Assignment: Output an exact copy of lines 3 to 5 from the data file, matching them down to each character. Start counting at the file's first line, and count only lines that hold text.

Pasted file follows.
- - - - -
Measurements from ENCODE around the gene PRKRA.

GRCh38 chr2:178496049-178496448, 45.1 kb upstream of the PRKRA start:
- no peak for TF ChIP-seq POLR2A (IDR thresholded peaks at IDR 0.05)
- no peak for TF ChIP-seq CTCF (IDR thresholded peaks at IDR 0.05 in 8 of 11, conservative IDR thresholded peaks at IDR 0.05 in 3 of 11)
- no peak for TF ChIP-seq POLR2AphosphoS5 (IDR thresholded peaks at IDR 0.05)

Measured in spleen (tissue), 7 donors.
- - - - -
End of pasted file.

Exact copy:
- no peak for TF ChIP-seq POLR2A (IDR thresholded peaks at IDR 0.05)
- no peak for TF ChIP-seq CTCF (IDR thresholded peaks at IDR 0.05 in 8 of 11, conservative IDR thresholded peaks at IDR 0.05 in 3 of 11)
- no peak for TF ChIP-seq POLR2AphosphoS5 (IDR thresholded peaks at IDR 0.05)